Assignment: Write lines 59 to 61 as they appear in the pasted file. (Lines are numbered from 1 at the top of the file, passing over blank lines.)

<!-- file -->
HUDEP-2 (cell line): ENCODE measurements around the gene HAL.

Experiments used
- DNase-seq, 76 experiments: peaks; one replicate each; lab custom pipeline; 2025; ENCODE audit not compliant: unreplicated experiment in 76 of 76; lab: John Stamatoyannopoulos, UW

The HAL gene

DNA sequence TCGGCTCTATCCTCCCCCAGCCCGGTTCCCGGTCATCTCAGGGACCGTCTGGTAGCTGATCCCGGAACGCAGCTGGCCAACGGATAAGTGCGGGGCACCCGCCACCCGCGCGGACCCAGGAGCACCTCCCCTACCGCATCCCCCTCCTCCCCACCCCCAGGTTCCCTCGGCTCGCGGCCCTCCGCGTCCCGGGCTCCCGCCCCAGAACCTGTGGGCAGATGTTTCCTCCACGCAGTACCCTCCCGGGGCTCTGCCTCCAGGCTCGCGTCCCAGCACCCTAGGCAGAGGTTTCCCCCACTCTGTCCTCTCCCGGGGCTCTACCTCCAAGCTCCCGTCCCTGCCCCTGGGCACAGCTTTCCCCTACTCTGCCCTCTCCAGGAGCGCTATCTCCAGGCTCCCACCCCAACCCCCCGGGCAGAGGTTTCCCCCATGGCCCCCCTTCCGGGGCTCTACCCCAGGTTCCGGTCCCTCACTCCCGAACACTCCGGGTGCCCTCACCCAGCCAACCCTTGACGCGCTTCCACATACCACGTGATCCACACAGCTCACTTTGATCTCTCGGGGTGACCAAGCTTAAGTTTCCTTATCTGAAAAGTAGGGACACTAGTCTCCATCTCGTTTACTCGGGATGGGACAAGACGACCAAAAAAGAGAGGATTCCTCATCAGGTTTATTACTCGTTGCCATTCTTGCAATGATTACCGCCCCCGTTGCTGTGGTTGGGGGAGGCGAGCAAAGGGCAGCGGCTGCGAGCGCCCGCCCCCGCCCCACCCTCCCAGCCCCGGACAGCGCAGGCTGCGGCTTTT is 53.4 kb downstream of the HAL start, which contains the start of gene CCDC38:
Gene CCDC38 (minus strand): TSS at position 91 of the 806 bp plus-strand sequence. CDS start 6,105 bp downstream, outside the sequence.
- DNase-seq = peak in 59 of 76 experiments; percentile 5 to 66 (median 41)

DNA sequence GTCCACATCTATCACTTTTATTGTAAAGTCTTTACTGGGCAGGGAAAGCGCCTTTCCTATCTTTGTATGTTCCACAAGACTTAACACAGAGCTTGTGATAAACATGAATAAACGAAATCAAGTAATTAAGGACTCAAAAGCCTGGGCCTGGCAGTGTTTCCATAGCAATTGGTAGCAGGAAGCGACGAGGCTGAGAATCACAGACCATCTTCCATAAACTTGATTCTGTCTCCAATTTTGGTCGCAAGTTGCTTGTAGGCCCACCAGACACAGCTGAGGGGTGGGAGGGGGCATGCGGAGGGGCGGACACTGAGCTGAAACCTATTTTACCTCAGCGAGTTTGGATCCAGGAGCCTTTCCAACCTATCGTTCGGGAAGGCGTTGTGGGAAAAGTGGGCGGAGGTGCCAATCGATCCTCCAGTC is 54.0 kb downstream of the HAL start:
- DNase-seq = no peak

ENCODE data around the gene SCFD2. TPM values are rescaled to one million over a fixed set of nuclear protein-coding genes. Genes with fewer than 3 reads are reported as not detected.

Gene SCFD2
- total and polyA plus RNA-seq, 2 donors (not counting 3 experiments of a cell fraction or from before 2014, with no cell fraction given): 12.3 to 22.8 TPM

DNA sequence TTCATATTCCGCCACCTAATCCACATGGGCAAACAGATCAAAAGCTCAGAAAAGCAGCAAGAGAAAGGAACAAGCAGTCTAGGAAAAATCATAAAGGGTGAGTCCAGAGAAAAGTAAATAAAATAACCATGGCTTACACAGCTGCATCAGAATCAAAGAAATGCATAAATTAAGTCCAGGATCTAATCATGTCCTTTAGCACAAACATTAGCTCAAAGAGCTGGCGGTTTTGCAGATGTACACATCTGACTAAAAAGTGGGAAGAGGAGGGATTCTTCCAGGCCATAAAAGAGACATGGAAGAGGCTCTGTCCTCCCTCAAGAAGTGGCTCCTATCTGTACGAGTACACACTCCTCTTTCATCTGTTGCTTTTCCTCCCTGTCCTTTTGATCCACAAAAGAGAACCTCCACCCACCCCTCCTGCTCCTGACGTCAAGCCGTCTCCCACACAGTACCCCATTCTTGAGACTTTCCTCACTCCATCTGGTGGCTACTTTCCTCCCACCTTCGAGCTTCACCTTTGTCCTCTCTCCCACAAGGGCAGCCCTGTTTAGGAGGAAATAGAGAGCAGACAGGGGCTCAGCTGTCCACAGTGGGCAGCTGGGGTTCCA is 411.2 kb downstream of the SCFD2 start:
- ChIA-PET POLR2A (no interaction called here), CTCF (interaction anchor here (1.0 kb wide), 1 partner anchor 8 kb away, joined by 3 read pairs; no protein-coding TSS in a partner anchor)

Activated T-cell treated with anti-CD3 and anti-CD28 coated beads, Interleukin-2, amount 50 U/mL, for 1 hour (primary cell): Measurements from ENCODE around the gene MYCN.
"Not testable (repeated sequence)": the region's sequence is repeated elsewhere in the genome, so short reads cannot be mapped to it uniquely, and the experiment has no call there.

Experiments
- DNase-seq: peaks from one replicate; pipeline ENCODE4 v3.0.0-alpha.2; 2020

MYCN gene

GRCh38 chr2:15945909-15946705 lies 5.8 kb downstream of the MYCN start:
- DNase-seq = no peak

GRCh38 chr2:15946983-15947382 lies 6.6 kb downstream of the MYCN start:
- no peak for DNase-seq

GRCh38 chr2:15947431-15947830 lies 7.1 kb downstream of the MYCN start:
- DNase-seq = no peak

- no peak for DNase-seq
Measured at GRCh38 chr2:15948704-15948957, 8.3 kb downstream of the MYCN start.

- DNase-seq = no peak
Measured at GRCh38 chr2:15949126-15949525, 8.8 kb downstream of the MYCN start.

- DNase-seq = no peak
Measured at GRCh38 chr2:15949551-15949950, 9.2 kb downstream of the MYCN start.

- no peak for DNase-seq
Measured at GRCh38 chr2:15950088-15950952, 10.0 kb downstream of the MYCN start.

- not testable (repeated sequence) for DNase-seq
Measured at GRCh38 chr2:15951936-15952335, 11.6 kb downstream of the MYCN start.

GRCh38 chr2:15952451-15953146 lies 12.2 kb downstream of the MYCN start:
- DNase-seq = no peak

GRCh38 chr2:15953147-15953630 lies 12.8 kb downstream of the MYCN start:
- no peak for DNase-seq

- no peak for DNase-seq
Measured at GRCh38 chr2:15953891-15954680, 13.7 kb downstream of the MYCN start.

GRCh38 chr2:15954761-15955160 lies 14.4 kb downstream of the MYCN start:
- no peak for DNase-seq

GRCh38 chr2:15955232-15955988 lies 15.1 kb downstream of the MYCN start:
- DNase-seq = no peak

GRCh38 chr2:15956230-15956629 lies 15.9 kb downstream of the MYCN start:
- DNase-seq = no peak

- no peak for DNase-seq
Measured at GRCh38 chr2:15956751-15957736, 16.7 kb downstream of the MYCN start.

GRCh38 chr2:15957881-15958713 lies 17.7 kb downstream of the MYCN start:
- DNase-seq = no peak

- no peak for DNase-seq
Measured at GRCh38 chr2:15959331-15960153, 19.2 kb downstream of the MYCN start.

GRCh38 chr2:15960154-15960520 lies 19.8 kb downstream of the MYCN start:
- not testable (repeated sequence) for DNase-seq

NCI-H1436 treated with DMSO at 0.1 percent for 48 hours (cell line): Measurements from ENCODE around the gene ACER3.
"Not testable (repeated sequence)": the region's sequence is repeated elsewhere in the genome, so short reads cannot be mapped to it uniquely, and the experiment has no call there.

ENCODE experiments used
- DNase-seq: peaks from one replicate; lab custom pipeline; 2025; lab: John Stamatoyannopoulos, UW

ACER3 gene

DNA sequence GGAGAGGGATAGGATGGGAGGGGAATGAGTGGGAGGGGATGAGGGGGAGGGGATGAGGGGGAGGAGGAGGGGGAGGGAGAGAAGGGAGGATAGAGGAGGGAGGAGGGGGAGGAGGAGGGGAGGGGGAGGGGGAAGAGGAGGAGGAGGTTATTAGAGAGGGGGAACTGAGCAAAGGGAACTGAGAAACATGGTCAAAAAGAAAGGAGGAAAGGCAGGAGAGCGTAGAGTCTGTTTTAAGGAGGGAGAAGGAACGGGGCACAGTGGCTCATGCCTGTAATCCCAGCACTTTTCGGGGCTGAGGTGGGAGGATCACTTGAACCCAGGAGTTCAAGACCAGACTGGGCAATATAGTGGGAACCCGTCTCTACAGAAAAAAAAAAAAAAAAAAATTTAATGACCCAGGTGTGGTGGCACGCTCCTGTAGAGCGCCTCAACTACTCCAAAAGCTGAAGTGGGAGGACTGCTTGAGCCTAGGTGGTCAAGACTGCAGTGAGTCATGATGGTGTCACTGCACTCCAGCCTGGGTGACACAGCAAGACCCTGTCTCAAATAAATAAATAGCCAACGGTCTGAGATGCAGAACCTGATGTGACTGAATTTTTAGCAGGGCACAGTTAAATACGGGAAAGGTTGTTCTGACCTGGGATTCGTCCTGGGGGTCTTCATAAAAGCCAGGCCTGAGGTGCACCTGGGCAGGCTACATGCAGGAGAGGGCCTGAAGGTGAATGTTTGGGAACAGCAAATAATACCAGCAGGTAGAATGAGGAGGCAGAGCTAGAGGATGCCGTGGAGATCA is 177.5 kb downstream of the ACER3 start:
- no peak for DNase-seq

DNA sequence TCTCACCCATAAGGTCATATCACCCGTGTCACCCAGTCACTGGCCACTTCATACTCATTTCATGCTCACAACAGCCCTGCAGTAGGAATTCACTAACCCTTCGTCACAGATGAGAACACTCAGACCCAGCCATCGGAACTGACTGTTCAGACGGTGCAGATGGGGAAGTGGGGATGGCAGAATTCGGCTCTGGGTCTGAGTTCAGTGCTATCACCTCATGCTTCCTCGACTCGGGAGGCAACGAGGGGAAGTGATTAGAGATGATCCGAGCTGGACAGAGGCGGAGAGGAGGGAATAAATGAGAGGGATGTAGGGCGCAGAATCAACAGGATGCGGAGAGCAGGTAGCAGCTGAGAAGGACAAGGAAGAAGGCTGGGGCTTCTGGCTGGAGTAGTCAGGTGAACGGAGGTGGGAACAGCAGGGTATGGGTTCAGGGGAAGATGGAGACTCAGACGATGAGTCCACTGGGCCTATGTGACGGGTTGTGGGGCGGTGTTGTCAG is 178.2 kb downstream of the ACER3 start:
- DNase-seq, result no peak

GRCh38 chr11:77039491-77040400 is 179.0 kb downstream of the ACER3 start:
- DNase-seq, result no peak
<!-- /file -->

- DNase-seq: peaks from one replicate; lab custom pipeline; 2025; lab: John Stamatoyannopoulos, UW

ACER3 gene

DNA sequence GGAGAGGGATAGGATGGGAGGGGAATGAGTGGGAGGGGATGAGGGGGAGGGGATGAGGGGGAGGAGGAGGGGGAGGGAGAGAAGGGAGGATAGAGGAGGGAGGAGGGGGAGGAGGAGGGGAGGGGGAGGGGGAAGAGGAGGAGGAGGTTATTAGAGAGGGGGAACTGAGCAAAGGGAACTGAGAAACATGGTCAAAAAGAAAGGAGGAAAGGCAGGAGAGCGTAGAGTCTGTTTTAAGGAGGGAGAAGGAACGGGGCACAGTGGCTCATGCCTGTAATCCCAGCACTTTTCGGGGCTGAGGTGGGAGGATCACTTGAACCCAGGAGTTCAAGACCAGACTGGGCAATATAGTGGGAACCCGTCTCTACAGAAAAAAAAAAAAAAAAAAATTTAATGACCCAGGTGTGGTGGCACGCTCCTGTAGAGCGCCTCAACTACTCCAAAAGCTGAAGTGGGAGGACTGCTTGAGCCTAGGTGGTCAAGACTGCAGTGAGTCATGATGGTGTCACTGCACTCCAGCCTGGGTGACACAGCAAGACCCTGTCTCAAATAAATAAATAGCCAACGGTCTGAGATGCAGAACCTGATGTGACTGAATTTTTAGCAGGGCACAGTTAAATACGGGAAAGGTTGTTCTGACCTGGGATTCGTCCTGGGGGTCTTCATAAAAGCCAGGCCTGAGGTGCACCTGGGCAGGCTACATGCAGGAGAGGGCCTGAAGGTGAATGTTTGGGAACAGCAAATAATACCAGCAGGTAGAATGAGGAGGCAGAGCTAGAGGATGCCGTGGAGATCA is 177.5 kb downstream of the ACER3 start: